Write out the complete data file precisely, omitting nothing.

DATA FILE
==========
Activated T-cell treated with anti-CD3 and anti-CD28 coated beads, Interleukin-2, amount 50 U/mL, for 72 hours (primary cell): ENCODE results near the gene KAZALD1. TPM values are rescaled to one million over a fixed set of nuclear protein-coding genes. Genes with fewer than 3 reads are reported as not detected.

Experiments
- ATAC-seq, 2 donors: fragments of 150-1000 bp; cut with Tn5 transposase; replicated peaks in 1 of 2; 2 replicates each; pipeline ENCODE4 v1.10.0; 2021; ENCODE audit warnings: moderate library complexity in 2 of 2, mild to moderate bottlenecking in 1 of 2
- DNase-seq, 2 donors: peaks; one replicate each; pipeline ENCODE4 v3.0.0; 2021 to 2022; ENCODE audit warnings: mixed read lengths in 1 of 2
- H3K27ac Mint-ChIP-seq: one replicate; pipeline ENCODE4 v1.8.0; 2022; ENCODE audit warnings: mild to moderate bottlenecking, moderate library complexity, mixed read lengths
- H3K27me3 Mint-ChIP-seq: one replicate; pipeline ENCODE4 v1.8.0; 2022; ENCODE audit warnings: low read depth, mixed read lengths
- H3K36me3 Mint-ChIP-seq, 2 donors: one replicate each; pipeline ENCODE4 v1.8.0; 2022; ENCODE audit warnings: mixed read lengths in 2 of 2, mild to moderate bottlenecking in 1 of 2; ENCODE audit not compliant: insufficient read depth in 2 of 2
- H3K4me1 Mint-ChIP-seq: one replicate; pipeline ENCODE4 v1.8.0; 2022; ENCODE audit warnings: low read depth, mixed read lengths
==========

Activated T-cell treated with anti-CD3 and anti-CD28 coated beads, Interleukin-2, amount 50 U/mL, for 72 hours (primary cell): ENCODE results near the gene KAZALD1. TPM values are rescaled to one million over a fixed set of nuclear protein-coding genes. Genes with fewer than 3 reads are reported as not detected.

Experiments
- ATAC-seq, 2 donors: fragments of 150-1000 bp; cut with Tn5 transposase; replicated peaks in 1 of 2; 2 replicates each; pipeline ENCODE4 v1.10.0; 2021; ENCODE audit warnings: moderate library complexity in 2 of 2, mild to moderate bottlenecking in 1 of 2
- DNase-seq, 2 donors: peaks; one replicate each; pipeline ENCODE4 v3.0.0; 2021 to 2022; ENCODE audit warnings: mixed read lengths in 1 of 2
- H3K27ac Mint-ChIP-seq: one replicate; pipeline ENCODE4 v1.8.0; 2022; ENCODE audit warnings: mild to moderate bottlenecking, moderate library complexity, mixed read lengths
- H3K27me3 Mint-ChIP-seq: one replicate; pipeline ENCODE4 v1.8.0; 2022; ENCODE audit warnings: low read depth, mixed read lengths
- H3K36me3 Mint-ChIP-seq, 2 donors: one replicate each; pipeline ENCODE4 v1.8.0; 2022; ENCODE audit warnings: mixed read lengths in 2 of 2, mild to moderate bottlenecking in 1 of 2; ENCODE audit not compliant: insufficient read depth in 2 of 2
- H3K4me1 Mint-ChIP-seq: one replicate; pipeline ENCODE4 v1.8.0; 2022; ENCODE audit warnings: low read depth, mixed read lengths